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The salesman listed one of the feature being lightweight bonnet and front quarterpanels. Which aids the weight saving on the Kestrel. Then dad open that bonnet and found it was very light indeed.

“Looks quite racy under there.” Dad remarked to the salesperson.
“Yes sir. It’s 3.0-litre Inline 6 producing 220hp.”
“Oh.”

Dad appeared disappointed. I didn’t know until later that it was because the Kestrel has all the features that people who tunes their car would have. Individual throttle bodies, tubular equal length exhaust headers. Lightweight forged internals. But it was producing mediocre amount of horsepower.

The inside too was mediocre. It’s nicely trimmed and comes equipped with all the latest features available. But it seems not that nicely put together. Merely average, dad said.

The main advantage of the Kestrel is the equipment of the latest suspension technology. Active suspension. Virtually unheard of in this price range back in 1995. Cutting edge stuff.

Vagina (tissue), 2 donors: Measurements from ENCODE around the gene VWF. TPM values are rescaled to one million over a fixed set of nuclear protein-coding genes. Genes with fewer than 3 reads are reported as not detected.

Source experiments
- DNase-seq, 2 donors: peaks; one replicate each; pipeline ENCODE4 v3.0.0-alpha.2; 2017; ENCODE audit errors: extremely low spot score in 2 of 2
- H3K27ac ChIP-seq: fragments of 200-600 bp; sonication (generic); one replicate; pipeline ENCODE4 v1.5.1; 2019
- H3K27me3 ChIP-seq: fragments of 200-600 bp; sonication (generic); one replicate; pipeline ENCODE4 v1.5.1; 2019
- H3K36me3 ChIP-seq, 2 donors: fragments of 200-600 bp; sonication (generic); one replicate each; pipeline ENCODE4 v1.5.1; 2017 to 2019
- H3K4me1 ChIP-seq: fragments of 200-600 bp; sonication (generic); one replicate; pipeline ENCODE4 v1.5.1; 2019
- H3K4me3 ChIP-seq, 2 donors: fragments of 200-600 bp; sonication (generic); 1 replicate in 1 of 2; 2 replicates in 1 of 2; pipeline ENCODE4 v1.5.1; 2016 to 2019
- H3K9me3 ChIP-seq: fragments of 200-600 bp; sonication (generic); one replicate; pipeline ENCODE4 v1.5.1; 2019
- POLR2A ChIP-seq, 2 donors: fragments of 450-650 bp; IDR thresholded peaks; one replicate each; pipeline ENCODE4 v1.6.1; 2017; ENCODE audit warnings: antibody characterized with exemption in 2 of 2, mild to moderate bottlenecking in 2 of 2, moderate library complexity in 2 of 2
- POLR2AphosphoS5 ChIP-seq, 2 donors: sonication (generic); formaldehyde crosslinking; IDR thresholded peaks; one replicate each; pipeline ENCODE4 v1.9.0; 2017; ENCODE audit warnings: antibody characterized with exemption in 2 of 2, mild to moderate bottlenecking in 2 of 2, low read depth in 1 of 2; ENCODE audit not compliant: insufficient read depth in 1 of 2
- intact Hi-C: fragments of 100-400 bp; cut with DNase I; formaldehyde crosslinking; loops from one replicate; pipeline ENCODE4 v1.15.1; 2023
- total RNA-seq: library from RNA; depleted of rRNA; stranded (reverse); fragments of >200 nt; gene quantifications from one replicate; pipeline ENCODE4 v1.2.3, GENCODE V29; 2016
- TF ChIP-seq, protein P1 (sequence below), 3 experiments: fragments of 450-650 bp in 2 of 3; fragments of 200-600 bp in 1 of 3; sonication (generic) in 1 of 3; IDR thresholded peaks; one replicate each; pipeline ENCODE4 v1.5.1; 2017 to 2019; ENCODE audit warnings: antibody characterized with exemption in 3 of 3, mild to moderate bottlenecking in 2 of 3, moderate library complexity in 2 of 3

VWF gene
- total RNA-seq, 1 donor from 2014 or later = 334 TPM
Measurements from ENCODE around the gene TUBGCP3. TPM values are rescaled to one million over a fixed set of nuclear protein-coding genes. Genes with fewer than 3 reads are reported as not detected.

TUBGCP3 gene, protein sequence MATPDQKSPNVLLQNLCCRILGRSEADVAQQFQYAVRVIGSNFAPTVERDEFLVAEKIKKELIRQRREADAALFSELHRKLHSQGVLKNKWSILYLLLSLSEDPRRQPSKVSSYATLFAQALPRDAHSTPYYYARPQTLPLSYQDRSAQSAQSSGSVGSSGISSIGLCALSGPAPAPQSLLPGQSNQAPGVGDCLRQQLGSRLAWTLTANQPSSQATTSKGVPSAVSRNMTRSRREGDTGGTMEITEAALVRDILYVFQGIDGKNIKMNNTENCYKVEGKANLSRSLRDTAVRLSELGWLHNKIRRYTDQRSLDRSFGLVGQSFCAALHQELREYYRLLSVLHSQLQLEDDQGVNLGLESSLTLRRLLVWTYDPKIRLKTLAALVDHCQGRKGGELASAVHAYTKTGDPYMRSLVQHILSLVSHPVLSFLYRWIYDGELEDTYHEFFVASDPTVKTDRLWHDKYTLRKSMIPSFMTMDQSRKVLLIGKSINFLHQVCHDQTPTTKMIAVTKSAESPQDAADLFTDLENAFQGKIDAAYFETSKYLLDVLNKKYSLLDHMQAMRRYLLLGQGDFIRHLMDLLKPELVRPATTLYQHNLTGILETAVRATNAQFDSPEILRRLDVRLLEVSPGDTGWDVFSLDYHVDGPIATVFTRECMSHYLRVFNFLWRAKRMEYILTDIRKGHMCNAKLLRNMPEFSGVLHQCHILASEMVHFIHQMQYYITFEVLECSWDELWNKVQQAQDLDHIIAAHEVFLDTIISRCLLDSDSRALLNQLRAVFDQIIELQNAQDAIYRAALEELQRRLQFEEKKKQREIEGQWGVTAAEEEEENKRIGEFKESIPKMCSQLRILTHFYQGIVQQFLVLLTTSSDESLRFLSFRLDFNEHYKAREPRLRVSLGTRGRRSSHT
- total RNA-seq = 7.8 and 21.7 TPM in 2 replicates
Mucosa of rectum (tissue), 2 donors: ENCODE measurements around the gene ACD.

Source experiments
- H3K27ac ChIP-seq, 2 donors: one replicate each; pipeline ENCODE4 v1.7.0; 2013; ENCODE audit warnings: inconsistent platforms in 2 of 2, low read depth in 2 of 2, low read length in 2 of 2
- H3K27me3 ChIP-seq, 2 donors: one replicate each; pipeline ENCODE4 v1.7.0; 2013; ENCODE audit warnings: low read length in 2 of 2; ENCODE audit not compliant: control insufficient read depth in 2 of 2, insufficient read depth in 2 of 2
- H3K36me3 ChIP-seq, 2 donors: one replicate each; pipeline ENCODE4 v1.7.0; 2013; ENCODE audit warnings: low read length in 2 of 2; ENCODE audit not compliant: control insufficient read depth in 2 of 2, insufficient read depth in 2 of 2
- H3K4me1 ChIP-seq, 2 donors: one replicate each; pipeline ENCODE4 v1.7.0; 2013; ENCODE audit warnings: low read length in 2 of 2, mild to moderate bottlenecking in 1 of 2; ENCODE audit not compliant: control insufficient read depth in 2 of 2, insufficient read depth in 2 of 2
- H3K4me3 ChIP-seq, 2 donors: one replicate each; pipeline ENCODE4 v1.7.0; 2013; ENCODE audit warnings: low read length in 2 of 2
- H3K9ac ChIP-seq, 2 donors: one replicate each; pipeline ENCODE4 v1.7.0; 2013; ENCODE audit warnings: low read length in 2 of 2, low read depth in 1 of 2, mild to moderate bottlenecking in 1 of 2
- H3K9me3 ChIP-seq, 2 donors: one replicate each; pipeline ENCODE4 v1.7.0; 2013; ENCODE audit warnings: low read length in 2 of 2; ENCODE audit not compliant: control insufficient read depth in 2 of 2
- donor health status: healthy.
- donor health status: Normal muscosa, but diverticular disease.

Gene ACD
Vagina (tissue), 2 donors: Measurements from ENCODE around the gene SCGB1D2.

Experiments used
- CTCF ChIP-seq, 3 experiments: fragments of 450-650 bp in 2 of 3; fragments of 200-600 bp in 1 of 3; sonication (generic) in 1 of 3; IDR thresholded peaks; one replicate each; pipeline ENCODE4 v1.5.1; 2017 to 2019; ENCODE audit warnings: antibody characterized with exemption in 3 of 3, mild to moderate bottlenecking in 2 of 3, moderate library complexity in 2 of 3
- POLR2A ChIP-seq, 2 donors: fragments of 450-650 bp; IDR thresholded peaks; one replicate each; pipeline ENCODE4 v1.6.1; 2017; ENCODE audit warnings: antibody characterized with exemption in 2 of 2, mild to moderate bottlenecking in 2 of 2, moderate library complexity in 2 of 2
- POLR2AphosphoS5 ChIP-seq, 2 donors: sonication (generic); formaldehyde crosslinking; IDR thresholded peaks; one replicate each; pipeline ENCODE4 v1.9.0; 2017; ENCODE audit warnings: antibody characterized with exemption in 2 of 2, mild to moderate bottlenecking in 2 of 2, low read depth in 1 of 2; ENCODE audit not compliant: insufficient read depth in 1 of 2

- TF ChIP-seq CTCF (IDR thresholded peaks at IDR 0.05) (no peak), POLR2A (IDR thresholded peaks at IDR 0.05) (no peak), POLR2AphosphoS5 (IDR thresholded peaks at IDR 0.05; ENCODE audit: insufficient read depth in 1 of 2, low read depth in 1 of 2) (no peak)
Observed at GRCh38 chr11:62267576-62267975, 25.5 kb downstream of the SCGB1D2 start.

But when dad took it for a spin. The car rides stiff, far stiffer than he’d like. And it makes me feeling a bit car sick after only a few kilometers. It was at this point dad returned the car to the dealership, apologized to the salesperson, and never spoke about it again.

Damein-Benoit sounds as exotic as they comes. But the Lumineux is as ordinary as they go. A wedge shape, blob designed car that has 5-seats, front wheel drive, and price tag that makes people able to afford such European car. @Mr.Computah

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Dad think the looks of it is merely average. If somebody’d given him it, he wouldn’t be embarrassed driving it. But is it any good? Would he buy it with his own money?

The inside was standard affair. Not bad quality piece. But nothing extraordinary. Dad take a peek under the bonnet and found a 2.5-litre V6 engine that produced about 180hp. Not bad.